So I’m watching TV one night and I’m saying to myself, where is she? Why have I not seen her on the magic LED screen tonight?
No, not Honey Boo Boo. America’s favorite little butterball is on a well-earned hiatus from the redneck adventures of her corpulent, cornpone, flatulence-infatuated family.
No, it was Michelle Obama I did not see on a single show that night, and I worried about why. Was the first lady ill? Had she eaten too much broccoli or, worse yet, experienced digestive problems over a bowl of kale?
She seemed in perfectly fine trim when she appeared live on the Oscars announcing the best picture winner from the White House, surrounded by what looked like a junior version of the Joint Chiefs of Staff (all of whom had these looks on their faces that seemed to say “what in the world are we doing here; is this why we signed up?”). Imagine the anxiety as I searched the tube for Obama. Might she turn up on “American Idol” or even “The Big Bang Theory”? I checked out “This Old House” on the network made possible by viewers like you — maybe she was installing a vegetable patch behind the rehabbed Victorian. No sign of her.
Had FLOTUS maybe sprained an ankle in her recent “dance off” with Jimmy Fallon on “Late Night”? (The “dance off” is believed to be the first for any first lady since at least Dolly Madison, but that was nowhere near as groundbreaking as her husband, Barack Obama, when he recently “slow jammed” the news with Fallon, “slow jamming” apparently requiring the delivery of the headlines to an R&B or “soul” beat, kind of like getting the news from Barry White.)
Might Michelle’s one-night disappearance from the networks be a consequence of the sequester, one of those horrible things that happen when you slice 2.3 percent in spending from a $36 trillion budget? But had not the White House catalogued — and the news media dutifully and breathlessly repeated — every single possible disaster from cutbacks in the feeding of the lemurs at the Yakima, Wash., zoo to the falling of the sky over Fairhope, Ala.? No, it had to be something else to cause Michelle’s absence.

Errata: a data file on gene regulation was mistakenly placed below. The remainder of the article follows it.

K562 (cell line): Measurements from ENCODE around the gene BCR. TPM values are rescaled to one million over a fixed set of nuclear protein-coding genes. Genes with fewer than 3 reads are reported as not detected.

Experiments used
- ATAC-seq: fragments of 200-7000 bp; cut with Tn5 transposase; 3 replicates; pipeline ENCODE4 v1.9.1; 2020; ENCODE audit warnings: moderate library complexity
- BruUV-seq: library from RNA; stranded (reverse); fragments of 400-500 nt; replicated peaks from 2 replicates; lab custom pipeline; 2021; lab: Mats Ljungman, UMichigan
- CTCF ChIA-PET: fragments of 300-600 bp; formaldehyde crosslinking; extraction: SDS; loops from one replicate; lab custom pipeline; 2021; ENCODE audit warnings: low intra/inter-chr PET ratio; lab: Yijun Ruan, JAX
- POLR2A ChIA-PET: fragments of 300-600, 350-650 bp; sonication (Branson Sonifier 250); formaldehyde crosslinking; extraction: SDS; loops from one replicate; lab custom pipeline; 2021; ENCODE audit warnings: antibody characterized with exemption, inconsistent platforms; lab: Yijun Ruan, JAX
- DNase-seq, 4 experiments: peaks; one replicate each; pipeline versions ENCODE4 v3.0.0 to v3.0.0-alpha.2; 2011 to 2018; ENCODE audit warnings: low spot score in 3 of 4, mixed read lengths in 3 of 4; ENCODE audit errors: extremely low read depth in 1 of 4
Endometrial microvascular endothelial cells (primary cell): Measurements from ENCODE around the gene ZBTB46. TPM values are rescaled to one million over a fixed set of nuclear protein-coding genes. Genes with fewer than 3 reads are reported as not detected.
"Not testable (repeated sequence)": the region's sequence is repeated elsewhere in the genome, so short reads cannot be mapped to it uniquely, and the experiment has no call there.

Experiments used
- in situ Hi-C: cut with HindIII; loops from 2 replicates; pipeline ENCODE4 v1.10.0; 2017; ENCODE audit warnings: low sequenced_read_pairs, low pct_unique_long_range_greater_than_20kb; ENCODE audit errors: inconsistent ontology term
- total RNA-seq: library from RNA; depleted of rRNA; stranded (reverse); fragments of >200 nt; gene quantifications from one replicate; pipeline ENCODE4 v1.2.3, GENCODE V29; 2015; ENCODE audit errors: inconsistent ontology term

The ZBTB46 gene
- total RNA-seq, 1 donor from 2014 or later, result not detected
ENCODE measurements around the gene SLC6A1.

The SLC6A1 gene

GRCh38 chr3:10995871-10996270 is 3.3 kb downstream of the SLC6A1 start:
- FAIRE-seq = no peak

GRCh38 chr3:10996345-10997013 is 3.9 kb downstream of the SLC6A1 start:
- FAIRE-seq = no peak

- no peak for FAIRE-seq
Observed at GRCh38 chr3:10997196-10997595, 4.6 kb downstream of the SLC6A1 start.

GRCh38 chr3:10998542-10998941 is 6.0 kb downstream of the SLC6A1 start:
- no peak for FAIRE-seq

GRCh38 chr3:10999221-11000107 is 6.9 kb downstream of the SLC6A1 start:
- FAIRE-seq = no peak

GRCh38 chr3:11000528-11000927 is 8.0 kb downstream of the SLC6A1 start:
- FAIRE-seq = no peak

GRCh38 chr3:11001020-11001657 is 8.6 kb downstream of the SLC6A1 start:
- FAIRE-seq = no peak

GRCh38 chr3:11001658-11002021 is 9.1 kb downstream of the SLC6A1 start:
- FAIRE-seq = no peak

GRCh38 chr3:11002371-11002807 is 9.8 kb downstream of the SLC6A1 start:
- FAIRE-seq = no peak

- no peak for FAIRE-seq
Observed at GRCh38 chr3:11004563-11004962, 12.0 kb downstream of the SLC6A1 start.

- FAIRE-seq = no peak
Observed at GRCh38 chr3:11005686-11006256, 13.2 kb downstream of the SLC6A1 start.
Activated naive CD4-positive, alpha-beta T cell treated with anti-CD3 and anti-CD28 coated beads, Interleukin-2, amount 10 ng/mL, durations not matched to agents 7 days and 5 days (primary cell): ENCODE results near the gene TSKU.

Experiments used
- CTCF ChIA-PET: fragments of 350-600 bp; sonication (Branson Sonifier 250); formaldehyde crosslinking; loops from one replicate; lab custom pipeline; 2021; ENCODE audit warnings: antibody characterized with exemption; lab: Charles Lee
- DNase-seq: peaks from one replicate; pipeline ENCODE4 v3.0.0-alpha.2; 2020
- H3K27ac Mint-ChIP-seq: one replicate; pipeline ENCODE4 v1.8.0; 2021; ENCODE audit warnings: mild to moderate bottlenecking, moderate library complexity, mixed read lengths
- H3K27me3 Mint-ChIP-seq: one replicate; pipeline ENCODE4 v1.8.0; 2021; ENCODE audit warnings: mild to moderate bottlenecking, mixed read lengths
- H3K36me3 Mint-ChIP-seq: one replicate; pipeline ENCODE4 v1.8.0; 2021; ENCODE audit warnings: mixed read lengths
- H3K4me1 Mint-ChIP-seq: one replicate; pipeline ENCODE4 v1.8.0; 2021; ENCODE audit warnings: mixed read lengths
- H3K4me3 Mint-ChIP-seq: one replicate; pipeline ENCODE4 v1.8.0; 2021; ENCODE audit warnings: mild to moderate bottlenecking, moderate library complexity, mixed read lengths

I missed her explaining once again the various considerations when she decided to restyle her hair into bangs. I wanted her on the TV that night telling us how “they” will not allow her to bungee jump or to buy a sports car so it came down to the bangs, and I hoped that she might finally reveal who “they” are. Disappointment!
You hoped she was not staying away because of her minor goofup last week on ABC’s “Good Morning America” when she weighed in on gun control, saying a 15-year-old Chicago girl was shot to death by teens with an automatic weapon. Automatics were virtually outlawed in this country back in 1934, and the rifle in question actually was a semi-automatic — probably just an honest mistake. The erroneous passage — just 10 words — went on ABC’s website, but when the taped interview aired on GMA, presto, those 10 words somehow got deleted, edited out of the middle of the first lady’s sentence.
ABC said it made the edit to save time. Those 10 words take between 3 and 4 seconds to say. Now, if you drive a truck or empty a bedpan to make a living, you might believe ABC’s story about saving on-air time, just happening to delete Obama’s goofup in the process. But if you draw a paycheck by editing news videotape, then you are pretty sure this is an example of the latest PC, as in “poppycock.”
Have I ever eliminated 4 seconds from the middle of a sound bite to save time? Many, many times, to save time or maybe because those words were unintelligible because the speaker sneezed or something. But you do so reluctantly because the device you use to make that edit — maybe a cutaway of the person’s hands or a quick blip in the video — can be subconsciously disturbing to the viewer and distract from the message. And kids, you certainly do not do that with a sound bite from the first lady on an issue as important as gun violence.
Nice try, ABC.
John McLoughlin is a freelance columnist and a veteran Capital Region journalist now at NewsChannel13. Opinions expressed in his column are his own and not necessarily the newspaper’s. Reach him at JMcLoughlin@WNYT.com.